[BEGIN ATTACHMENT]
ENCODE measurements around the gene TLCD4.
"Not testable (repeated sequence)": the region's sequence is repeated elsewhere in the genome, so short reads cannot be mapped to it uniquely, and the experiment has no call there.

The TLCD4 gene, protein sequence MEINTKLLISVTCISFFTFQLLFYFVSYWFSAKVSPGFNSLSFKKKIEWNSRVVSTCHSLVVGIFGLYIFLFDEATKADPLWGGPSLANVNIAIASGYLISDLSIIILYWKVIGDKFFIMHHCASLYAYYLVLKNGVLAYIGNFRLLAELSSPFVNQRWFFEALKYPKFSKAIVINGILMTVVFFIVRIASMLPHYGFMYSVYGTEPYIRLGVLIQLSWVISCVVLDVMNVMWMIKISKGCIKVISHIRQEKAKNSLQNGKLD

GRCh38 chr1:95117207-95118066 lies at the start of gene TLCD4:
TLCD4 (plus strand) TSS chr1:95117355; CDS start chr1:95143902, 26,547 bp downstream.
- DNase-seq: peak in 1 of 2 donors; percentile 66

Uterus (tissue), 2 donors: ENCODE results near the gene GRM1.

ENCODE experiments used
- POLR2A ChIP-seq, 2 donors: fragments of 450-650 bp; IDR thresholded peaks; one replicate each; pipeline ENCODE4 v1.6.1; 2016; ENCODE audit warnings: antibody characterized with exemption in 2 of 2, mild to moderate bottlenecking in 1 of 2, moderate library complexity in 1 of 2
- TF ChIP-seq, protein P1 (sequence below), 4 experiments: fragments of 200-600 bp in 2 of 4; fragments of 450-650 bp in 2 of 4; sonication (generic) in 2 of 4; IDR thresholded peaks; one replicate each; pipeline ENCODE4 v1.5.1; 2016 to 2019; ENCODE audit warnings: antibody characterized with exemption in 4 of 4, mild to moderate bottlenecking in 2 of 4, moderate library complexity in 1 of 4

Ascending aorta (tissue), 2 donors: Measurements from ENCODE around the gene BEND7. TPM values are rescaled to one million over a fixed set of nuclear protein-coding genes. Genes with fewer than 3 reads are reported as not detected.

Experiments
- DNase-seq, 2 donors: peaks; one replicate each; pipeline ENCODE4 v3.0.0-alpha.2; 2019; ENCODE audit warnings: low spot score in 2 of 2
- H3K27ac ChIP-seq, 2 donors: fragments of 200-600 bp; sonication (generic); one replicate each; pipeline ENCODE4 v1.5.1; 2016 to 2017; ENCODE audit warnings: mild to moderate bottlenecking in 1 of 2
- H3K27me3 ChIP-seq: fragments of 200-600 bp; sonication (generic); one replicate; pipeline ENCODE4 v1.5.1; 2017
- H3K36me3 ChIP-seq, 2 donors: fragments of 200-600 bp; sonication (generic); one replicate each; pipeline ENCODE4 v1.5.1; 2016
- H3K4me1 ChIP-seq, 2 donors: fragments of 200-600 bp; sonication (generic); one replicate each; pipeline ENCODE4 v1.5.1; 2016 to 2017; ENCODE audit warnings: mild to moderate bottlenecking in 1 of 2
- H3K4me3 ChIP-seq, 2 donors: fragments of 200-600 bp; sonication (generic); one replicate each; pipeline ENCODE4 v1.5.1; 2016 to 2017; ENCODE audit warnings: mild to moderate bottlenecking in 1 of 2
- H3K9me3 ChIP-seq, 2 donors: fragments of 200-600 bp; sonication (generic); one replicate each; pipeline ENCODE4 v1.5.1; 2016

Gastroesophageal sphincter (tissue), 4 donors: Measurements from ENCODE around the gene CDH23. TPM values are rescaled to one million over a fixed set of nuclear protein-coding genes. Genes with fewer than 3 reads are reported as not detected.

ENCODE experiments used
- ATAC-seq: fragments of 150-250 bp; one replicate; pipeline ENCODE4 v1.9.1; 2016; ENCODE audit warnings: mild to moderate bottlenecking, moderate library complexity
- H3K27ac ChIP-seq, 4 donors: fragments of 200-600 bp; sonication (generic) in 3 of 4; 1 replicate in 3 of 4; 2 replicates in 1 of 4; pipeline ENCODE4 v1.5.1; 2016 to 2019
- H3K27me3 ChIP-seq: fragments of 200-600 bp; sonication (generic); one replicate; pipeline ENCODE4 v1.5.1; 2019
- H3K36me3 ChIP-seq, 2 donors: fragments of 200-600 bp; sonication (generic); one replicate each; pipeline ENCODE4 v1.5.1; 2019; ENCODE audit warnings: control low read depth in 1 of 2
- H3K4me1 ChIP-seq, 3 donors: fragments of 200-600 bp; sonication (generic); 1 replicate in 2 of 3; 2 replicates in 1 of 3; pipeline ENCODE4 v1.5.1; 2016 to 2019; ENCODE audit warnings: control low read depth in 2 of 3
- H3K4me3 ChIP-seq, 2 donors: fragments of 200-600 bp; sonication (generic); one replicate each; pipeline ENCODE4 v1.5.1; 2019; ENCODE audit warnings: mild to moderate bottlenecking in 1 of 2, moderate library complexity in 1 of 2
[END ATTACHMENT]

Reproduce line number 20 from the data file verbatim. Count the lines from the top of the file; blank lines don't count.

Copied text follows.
Gastroesophageal sphincter (tissue), 4 donors: Measurements from ENCODE around the gene CDH23. TPM values are rescaled to one million over a fixed set of nuclear protein-coding genes. Genes with fewer than 3 reads are reported as not detected.